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Invasive Plant Program

Adventive Biocontrol Agents

Adventive biological control agents are those that have arrived in BC by their own means. There are several scenarios for adventive agents in BC:

  1. Agents have arrived accidently in North America from overseas without screening research and have made their way into BC.
  2. Agents may be screened, approved and purposely imported into the United States (USA) and have thereafter made their way into BC;
  3. Agents may be screened, approved with a CFIA permit, and purposely imported into another province in Canada and have thereafter made their way to BC. These latter agents have been approved for Canada and are, therefore, deemed safe for release anywhere in the country. However, there are considerations regarding moving the agents between eco-zones that would require addressing on a case by case basis.

The collectability of adventive agents already known to exist in the province is included in the Summary of Agents in BC. However, upon finding a new adventive agent on an invasive plant species in Canada, weed biocontrol scientists or taxonomic experts should be consulted to first verify the identity of the organism and determine from where it possibly came. BC Ministry of Forests, Lands and Natural Resource Operations (FLNR) staff facilitate these activities for adventive agents found in BC. If an adventive agent is found in the province, provide a live specimen, if possible, or a preserved specimen, either correctly pinned or stored in 70% alcohol, to FLNR Invasive Plant Program staff. The recommended procedure for preserving an insect can be found in the publication The Insects and Arachnids of Canada Part 1, posted on the Entomological Society of Canada web site. Once the identity has been confirmed, the decision on whether redistribution of an adventive agent should occur will be done on a case by case basis.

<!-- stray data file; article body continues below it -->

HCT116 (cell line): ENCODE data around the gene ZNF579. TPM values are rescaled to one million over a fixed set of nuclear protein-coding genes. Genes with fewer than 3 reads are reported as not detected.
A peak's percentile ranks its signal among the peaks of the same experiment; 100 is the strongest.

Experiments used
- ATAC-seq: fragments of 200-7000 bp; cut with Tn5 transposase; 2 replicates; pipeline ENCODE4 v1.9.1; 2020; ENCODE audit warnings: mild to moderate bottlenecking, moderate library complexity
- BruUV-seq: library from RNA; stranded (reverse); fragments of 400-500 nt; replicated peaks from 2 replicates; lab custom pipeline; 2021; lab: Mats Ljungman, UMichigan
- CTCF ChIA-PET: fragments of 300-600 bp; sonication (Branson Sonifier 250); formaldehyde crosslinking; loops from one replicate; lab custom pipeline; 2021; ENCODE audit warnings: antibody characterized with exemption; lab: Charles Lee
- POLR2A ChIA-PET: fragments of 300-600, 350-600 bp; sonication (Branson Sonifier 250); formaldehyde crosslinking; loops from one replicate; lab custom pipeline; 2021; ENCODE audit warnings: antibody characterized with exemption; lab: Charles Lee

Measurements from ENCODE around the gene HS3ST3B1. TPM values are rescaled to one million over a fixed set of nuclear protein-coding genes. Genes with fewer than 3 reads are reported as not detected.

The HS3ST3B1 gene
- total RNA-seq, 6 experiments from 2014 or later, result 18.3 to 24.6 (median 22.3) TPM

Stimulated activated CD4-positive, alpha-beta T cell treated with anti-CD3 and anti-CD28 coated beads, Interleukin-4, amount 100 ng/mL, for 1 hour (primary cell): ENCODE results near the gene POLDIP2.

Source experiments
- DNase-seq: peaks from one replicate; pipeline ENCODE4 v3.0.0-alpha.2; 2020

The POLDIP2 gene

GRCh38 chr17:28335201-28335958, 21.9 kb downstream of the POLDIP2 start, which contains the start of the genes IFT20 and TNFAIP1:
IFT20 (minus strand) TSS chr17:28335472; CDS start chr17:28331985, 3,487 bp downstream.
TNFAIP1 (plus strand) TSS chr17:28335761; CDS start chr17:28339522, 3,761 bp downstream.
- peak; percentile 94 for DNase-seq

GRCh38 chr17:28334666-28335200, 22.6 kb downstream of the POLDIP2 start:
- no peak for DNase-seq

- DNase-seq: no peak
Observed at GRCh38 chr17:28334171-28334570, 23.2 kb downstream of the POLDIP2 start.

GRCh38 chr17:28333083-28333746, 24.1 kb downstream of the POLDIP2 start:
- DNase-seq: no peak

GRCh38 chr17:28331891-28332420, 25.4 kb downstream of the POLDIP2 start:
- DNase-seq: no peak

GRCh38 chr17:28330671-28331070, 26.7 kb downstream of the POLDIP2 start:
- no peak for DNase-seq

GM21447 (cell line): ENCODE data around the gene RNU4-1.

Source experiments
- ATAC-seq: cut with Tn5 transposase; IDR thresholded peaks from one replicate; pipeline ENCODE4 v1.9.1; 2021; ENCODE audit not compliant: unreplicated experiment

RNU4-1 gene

An adventive agent to BC that has been approved for Canada (i.e. released in a different province) can be redistributed, however, its identity should be confirmed.

An adventive agent that has been approved for release in the USA, or has accidentally arrived in North America but has been present for some time, can be redistributed within Canada if it is known from either the literature or prior host-specificity test results to be safe to use (i.e. with respect to its recorded host range), and then only if the intended distribution area is within the same eco-zone as where it was found. If these conditions are in question, additional host specificity testing by scientists and petitioning of CFIA for release of the agent in Canada may be required.
Movement of adventive agents between eco-zones within Canada that are already approved for use in the USA may involve less or no additional testing if Canadian plants of concern were addressed in the American testing of the agent and if no reports indicate that non-target damage after use occurred. Movement of agents already in Canada is addressed by recommendations/regulations arising from the Canadian Plant Protection Act. However, replicating adventive (or even native) agents to higher numbers prior to release into the field is covered under and may be in violation of the Canadian Environmental Protection Act, under New Substances Notification regulations.

Consult with FLNR Invasive Plant Program staff prior to redistributing new or unfamiliar adventive agents.


"Healthy, functioning BC ecosystems, free of the impacts of invasive plants."